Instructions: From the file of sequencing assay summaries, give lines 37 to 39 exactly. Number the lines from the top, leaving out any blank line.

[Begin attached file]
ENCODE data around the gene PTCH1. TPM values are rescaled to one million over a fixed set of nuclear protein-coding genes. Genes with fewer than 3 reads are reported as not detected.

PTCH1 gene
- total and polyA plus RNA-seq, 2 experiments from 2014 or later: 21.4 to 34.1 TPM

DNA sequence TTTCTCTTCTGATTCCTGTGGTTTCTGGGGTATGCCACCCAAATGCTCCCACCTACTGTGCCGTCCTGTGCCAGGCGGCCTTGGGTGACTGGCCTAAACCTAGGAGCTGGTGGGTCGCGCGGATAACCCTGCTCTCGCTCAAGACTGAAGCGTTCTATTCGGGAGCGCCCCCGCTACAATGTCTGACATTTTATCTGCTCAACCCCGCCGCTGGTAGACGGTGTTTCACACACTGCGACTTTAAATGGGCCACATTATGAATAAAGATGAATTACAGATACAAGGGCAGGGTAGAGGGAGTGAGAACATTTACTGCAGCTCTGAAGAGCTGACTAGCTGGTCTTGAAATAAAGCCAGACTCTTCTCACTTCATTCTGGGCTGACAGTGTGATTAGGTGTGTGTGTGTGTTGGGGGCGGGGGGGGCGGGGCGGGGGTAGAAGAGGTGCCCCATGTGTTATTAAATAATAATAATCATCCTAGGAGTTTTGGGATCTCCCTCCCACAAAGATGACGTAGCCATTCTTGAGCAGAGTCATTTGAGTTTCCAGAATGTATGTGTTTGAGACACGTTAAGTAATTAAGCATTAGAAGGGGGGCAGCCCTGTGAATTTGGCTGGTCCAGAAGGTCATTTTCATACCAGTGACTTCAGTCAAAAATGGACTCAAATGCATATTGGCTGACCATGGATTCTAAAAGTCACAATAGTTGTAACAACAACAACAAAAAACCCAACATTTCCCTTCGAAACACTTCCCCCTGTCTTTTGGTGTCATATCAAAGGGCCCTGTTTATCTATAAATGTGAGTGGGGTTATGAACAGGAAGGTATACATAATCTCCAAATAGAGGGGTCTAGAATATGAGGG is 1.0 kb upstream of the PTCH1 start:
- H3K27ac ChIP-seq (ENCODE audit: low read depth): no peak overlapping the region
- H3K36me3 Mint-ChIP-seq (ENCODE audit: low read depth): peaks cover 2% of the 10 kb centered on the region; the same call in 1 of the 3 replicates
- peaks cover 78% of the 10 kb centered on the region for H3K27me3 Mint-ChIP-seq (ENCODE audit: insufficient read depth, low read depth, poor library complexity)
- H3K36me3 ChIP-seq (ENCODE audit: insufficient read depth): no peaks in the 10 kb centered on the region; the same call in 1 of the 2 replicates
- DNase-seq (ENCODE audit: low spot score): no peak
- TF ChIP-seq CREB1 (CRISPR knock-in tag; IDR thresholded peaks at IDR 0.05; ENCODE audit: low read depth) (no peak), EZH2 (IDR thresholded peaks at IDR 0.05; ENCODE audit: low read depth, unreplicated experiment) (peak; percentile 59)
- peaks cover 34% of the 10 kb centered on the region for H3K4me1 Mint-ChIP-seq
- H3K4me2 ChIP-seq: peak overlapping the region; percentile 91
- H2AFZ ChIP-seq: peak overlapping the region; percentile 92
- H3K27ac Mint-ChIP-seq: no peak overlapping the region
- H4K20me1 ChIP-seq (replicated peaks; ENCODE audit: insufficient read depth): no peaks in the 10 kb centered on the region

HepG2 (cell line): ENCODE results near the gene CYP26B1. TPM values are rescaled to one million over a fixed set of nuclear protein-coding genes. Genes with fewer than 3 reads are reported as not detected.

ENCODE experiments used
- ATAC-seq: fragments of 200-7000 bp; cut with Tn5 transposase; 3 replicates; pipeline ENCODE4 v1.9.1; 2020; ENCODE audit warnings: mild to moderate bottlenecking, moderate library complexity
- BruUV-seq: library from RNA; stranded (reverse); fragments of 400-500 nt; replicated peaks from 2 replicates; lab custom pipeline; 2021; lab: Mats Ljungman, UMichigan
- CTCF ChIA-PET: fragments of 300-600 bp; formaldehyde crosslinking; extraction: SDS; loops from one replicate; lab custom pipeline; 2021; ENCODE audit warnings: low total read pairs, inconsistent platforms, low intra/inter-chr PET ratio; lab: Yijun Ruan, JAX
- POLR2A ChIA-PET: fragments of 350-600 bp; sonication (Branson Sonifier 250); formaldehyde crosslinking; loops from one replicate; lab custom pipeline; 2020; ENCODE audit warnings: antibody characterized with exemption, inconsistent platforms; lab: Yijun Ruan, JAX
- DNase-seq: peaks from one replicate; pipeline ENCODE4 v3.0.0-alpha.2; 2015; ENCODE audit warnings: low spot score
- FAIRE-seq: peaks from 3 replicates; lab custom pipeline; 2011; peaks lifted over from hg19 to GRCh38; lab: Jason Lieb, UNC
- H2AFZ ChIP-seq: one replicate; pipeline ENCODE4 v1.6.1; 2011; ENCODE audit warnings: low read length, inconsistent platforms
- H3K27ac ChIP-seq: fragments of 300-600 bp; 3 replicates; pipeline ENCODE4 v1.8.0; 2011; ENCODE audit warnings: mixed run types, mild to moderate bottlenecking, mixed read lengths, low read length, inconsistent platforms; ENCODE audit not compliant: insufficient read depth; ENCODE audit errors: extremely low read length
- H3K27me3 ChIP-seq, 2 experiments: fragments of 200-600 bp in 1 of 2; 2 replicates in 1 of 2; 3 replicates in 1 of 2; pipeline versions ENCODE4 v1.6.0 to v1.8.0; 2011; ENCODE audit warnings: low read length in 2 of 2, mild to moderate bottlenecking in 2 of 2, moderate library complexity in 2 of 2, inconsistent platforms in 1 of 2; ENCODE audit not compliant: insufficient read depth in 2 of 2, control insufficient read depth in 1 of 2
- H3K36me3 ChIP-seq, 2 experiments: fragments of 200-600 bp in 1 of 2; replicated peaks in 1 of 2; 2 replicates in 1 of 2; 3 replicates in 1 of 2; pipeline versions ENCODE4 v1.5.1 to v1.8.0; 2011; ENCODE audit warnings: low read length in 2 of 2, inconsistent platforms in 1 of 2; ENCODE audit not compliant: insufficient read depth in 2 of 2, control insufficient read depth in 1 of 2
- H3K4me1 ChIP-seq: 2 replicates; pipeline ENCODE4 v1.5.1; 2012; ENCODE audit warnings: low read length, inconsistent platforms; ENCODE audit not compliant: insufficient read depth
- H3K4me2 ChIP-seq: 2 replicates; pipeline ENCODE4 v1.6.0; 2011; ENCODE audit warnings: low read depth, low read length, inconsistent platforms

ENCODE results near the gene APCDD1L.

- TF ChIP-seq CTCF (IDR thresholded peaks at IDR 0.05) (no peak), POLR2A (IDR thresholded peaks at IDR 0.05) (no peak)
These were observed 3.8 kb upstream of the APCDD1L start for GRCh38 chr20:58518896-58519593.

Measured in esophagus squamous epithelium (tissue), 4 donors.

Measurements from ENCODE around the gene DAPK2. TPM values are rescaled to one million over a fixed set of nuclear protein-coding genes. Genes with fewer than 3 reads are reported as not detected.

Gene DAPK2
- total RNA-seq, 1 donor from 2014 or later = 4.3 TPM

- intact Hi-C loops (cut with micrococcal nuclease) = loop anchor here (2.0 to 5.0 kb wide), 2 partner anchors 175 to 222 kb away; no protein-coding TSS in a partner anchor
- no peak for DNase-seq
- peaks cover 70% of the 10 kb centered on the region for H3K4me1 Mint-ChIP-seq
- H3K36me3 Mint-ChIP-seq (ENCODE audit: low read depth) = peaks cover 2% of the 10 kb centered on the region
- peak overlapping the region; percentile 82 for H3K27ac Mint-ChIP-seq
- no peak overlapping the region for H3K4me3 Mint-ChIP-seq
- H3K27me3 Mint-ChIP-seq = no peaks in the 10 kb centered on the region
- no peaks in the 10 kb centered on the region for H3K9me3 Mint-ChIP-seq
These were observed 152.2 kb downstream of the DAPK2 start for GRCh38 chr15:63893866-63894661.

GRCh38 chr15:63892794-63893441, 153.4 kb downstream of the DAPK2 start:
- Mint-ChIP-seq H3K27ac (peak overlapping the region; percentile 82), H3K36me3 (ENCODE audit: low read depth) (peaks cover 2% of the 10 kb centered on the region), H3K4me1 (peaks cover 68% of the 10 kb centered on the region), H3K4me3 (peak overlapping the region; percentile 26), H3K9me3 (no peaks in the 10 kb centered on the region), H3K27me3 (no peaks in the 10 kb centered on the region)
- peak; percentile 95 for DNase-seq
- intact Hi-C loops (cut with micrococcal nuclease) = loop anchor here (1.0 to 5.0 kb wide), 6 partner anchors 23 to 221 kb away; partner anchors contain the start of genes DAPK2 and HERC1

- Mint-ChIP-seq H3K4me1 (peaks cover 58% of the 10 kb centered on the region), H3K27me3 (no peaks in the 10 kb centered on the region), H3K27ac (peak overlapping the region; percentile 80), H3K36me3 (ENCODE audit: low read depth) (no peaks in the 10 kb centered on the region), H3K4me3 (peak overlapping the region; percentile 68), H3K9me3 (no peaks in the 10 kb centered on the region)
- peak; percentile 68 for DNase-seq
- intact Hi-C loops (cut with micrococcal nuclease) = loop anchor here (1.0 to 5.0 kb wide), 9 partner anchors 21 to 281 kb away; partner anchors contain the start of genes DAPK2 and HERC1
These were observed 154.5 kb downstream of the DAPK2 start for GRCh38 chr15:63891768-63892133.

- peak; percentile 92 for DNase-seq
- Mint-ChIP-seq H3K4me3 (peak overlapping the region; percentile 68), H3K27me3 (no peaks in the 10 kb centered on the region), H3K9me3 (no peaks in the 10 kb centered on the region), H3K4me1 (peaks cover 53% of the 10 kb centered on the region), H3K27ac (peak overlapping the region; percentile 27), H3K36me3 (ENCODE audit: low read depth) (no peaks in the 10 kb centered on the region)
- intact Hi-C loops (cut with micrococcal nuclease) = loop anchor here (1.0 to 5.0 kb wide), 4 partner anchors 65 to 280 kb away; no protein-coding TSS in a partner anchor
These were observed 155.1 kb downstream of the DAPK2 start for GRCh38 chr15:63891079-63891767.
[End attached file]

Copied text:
- intact Hi-C loops (cut with micrococcal nuclease) = loop anchor here (2.0 to 5.0 kb wide), 2 partner anchors 175 to 222 kb away; no protein-coding TSS in a partner anchor
- no peak for DNase-seq
- peaks cover 70% of the 10 kb centered on the region for H3K4me1 Mint-ChIP-seq